A Lesson in Communicating from Ray Dalio & the Bridgewater Principles.
Ray Dalio is the Founder of Bridgewater Associates, a Hedge Fund with $160B under management.
Communicating is like swimming.
Almost anyone can keep themselves afloat for a few seconds.
Just like swimming there’s a big difference in how someone with a lot of practice and coaching communicates.
Thankfully, this topic has been studied for centuries and there are countless great communicators we can look to for guidance.
For example, Bob Burg wrote an amazing book on the topic called Adversaries into Allies. In the book he teaches people how to communicate effectively in all types of situations, including the uncomfortable ones we all like to avoid.
Bob gives you specific examples of what to say in these scenarios but it wasn’t until I found Principles by Ray Dalio that I understood why this level of communicating is important in the first place.
For one, Ray sees culture as the single most important factor of success. That culture is deliberately created based on what an organization and its people value most.
In Bridgewater’s case they valued truth and transparency which emphasized the need for great communication.
The strategy was meant to disable egos and allow for more accurate decisions to be made faster.
Principle #13 – “Don’t worry about looking good – worry about achieving your goals.”
They were deliberately building a culture based on principles and the things they valued most were what directed communication on a daily basis.
Armed with this clarity you can avoid platitudes. Things like; “it is what it is”, “we all have to do things we don’t want” or “let’s agree to disagree” because you fundamentally understand why things are the way they are.
For example in Bob’s book he talks about the importance of being empathetic. Not just the thought of empathy but actually communicating that you know how they feel. If you worked at Bridgewater you would understand that empathy isn’t just a common courtesy but a way of uncovering the truth and fundamental to making improvement.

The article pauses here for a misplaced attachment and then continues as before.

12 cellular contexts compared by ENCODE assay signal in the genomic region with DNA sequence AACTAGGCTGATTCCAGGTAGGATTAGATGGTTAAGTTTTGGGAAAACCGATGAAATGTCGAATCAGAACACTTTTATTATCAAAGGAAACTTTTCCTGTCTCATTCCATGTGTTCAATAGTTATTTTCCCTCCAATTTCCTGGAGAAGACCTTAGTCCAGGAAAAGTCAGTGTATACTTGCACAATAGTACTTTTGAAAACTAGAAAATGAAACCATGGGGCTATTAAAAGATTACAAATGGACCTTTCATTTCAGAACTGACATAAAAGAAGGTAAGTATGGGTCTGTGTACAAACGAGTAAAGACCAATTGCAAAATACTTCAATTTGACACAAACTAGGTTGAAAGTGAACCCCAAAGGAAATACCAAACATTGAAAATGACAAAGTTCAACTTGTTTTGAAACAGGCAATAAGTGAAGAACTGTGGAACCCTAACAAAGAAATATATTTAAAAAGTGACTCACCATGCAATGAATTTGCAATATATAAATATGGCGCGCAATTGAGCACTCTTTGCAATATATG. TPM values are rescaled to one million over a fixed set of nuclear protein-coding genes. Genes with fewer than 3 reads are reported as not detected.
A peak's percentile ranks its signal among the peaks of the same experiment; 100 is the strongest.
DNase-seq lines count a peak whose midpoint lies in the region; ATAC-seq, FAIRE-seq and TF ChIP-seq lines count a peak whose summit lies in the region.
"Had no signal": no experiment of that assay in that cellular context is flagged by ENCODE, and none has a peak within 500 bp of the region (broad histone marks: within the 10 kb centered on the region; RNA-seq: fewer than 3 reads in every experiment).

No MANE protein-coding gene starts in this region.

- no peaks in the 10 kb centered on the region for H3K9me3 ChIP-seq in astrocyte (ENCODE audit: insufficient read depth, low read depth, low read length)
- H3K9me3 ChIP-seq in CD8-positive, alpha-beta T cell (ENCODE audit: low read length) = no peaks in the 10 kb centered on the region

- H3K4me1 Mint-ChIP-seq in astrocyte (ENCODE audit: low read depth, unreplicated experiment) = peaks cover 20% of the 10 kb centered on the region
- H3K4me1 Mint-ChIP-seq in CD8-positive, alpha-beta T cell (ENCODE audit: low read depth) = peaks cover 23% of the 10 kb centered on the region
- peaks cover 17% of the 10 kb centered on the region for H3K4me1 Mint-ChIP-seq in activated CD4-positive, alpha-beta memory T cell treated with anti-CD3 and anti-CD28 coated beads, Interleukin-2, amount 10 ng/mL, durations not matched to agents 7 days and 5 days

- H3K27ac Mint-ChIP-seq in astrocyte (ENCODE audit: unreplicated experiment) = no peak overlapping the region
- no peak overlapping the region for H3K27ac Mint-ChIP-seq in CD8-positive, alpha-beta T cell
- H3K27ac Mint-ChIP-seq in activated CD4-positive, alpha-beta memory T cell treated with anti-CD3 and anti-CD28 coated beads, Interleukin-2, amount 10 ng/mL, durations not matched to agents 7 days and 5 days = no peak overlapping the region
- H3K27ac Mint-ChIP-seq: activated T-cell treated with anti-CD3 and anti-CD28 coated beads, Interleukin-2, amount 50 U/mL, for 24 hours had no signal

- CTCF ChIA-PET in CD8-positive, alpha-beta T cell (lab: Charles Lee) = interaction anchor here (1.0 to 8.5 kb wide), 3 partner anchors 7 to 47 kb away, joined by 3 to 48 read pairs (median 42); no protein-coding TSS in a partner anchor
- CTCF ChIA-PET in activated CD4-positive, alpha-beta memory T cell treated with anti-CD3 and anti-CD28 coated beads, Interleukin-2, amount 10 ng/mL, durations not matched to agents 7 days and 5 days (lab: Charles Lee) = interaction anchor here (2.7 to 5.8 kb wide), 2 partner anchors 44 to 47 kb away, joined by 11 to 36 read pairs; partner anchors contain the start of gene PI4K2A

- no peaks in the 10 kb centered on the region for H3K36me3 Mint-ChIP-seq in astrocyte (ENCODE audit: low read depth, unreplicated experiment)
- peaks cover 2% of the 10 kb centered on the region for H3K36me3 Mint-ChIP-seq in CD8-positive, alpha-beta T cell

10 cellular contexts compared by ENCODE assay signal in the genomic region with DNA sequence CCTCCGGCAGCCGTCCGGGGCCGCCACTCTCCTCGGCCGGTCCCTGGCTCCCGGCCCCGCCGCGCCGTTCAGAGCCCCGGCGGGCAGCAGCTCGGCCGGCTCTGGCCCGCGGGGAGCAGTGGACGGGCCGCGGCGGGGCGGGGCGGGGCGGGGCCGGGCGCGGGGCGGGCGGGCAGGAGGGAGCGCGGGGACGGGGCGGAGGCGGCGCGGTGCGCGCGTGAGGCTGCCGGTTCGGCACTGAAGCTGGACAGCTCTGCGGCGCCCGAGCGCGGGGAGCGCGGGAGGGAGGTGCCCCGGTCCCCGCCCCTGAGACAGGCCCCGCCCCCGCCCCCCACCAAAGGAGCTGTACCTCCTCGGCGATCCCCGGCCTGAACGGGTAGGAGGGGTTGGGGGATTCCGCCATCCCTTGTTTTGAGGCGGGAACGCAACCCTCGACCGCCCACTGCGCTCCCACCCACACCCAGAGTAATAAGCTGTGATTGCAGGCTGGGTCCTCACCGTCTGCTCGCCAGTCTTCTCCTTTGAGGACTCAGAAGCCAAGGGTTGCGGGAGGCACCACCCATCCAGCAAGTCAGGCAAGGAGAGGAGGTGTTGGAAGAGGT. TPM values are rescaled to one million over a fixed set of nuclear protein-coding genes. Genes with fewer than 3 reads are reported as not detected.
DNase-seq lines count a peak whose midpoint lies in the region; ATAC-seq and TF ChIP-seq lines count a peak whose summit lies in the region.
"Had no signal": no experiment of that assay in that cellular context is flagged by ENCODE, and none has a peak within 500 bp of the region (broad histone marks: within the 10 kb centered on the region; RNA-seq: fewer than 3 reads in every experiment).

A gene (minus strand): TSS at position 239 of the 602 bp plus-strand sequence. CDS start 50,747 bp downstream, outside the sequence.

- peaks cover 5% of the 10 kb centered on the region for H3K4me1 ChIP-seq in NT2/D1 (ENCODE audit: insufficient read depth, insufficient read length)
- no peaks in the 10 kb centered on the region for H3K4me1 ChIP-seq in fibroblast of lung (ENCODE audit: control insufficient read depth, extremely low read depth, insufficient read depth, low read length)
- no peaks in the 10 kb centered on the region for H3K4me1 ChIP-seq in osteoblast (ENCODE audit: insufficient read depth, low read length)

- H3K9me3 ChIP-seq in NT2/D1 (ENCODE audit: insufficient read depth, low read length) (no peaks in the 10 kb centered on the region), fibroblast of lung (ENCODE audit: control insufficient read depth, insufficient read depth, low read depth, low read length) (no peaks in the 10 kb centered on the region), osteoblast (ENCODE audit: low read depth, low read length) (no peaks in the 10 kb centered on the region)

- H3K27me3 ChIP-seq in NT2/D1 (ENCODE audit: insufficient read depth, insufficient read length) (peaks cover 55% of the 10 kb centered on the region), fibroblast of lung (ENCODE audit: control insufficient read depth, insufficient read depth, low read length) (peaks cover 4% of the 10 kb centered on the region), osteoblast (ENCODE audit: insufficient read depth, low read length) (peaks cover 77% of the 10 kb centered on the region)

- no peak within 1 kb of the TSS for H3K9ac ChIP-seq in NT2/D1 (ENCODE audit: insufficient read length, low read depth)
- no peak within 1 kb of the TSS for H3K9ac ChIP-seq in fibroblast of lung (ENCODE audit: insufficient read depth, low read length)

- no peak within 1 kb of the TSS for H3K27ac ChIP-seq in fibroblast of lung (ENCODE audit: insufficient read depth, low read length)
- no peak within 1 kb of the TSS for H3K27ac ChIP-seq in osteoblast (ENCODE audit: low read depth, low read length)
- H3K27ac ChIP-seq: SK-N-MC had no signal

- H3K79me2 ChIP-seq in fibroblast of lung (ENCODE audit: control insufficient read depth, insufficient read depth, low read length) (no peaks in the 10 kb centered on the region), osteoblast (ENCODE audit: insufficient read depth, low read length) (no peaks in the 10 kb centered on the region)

Another example in Bob’s book is when he talks about accepting responsibility for communication. Rather than accusing someone of a communication breakdown “you didn’t do this..” or “they didn’t tell me that..” use first person language like “for my clarification” or “so I’m clear”. Those are great pieces of advice on their own but they become even more powerful when you back them up with principles.
Principle #14 – Get over “blame” and “credit” and get on with “accurate” and “inaccurate”.
Rather than taking the advice of accepting responsibility as just the right thing to do, a tactful conversational tip, a Bridgewater employee would understand that it’s their duty to uncover the truth. Not understanding why something happened or passing blame is admitting to not being open minded and embracing feedback (ignoring a fundamental way of improving). Having an open mind means seeking to learn by asking questions. These types of people understand there’s plenty that they don’t know and that they could be getting wrong.
By understanding the principles that the company operates on and assuming you’ve found a place where your values align, this type of operational standard only builds your integrity and naturally causes everyone to improve.
I’d recommend reading Principles first to get an idea of what a clear foundation of values looks like. Then read Adversaries into Allies to get tactical examples of how people can employ company values in conversations to build more allies.
My favourite analogy used throughout the book is that learning should be like skiing. On the mountain you learn from experience with your instructor. Until eventually the list of fundamental tips and tricks become your own and you’re ready to teach someone else.
To get an overview of Ray’s Principles I built a Trello board of the primary points.